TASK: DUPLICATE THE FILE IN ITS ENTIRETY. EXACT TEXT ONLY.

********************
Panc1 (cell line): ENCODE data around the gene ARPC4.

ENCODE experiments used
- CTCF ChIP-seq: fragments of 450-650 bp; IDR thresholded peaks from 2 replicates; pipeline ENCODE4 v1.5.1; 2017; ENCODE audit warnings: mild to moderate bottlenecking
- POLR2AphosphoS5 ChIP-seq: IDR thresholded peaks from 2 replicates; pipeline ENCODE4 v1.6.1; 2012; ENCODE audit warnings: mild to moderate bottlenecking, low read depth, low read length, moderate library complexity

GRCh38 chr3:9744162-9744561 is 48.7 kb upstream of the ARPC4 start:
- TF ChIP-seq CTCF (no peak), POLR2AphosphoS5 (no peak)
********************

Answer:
Panc1 (cell line): ENCODE data around the gene ARPC4.

ENCODE experiments used
- CTCF ChIP-seq: fragments of 450-650 bp; IDR thresholded peaks from 2 replicates; pipeline ENCODE4 v1.5.1; 2017; ENCODE audit warnings: mild to moderate bottlenecking
- POLR2AphosphoS5 ChIP-seq: IDR thresholded peaks from 2 replicates; pipeline ENCODE4 v1.6.1; 2012; ENCODE audit warnings: mild to moderate bottlenecking, low read depth, low read length, moderate library complexity

GRCh38 chr3:9744162-9744561 is 48.7 kb upstream of the ARPC4 start:
- TF ChIP-seq CTCF (no peak), POLR2AphosphoS5 (no peak)